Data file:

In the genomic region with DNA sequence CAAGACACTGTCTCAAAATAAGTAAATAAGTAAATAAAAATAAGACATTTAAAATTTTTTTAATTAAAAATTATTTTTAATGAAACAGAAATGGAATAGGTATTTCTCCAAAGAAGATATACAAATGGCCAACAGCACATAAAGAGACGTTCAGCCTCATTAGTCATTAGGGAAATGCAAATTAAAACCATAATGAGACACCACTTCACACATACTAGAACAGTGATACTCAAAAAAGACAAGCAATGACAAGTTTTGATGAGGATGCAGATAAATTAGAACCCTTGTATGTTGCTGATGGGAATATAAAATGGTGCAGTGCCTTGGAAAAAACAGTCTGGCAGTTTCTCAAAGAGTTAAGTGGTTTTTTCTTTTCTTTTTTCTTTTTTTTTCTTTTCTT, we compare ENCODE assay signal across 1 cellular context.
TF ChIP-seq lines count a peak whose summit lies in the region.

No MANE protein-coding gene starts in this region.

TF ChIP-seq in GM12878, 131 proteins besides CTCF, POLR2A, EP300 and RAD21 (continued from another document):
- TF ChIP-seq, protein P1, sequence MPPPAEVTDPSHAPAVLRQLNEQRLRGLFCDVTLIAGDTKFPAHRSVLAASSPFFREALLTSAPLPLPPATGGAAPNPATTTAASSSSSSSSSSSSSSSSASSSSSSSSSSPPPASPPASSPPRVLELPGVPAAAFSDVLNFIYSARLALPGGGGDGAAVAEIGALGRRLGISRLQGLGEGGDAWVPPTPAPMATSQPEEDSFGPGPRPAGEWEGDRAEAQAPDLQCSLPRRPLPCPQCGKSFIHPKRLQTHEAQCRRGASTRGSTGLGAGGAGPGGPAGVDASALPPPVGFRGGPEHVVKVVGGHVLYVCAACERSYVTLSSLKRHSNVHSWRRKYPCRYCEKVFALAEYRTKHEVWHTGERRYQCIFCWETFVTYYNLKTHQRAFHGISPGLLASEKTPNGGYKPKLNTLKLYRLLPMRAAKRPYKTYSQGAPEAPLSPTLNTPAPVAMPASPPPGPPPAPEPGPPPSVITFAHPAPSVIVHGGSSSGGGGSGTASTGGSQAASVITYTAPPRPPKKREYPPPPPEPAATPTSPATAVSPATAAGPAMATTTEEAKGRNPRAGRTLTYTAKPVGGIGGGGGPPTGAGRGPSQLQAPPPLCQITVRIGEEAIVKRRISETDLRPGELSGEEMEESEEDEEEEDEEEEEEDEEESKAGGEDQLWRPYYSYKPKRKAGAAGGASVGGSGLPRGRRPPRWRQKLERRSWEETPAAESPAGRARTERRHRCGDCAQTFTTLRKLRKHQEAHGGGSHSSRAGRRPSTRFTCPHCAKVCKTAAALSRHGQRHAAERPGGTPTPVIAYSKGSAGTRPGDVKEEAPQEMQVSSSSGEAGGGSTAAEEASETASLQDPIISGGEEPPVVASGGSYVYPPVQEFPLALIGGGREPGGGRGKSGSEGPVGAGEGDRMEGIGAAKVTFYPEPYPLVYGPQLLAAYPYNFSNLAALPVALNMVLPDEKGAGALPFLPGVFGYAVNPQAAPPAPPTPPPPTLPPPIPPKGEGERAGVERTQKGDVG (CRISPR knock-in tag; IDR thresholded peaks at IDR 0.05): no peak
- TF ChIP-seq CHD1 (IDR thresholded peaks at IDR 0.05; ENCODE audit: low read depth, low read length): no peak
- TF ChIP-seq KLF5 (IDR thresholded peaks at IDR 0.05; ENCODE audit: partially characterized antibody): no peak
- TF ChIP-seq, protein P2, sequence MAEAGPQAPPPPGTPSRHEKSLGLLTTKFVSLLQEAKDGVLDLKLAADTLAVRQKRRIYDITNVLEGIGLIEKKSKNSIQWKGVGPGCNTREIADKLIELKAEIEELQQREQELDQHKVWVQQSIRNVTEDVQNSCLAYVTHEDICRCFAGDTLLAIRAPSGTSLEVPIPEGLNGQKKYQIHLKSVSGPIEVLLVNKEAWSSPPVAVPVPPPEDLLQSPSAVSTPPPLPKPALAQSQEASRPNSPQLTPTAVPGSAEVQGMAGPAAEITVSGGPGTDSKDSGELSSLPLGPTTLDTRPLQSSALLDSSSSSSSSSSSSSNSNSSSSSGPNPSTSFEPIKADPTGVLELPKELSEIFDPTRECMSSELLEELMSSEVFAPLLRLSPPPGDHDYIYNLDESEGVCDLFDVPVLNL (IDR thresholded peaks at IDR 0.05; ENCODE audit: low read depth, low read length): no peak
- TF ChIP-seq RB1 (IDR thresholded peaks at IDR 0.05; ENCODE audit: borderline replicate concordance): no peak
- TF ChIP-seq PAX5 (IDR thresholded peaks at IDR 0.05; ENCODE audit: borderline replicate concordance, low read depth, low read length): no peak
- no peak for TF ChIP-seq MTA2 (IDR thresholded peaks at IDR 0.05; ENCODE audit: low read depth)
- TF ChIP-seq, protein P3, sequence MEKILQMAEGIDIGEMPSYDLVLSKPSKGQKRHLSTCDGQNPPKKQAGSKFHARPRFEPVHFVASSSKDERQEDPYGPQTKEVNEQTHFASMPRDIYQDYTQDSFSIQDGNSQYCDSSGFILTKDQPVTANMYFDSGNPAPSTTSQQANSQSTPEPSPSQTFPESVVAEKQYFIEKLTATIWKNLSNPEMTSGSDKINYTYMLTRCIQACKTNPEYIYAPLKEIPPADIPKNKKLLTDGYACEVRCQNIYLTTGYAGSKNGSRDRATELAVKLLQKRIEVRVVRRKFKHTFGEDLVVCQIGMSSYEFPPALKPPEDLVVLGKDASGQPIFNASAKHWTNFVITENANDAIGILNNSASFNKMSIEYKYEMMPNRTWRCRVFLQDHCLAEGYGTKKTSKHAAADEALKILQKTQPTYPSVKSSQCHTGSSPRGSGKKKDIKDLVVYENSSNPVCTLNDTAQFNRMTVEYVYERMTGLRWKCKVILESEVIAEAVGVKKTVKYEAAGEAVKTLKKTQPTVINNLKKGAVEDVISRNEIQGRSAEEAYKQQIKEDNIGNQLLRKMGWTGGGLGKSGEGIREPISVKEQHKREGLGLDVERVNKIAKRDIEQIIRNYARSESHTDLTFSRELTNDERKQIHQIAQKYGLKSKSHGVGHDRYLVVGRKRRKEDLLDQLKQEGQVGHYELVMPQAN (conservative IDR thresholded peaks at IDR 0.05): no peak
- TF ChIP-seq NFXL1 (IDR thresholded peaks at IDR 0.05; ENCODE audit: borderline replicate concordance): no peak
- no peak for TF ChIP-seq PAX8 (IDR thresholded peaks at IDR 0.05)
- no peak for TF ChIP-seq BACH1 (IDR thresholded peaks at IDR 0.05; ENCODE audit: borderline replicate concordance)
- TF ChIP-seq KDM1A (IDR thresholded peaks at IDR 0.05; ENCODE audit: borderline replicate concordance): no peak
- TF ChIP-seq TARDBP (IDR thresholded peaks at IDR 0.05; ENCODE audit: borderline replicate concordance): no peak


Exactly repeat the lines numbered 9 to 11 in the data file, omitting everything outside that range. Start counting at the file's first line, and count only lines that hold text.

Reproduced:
- TF ChIP-seq RB1 (IDR thresholded peaks at IDR 0.05; ENCODE audit: borderline replicate concordance): no peak
- TF ChIP-seq PAX5 (IDR thresholded peaks at IDR 0.05; ENCODE audit: borderline replicate concordance, low read depth, low read length): no peak
- no peak for TF ChIP-seq MTA2 (IDR thresholded peaks at IDR 0.05; ENCODE audit: low read depth)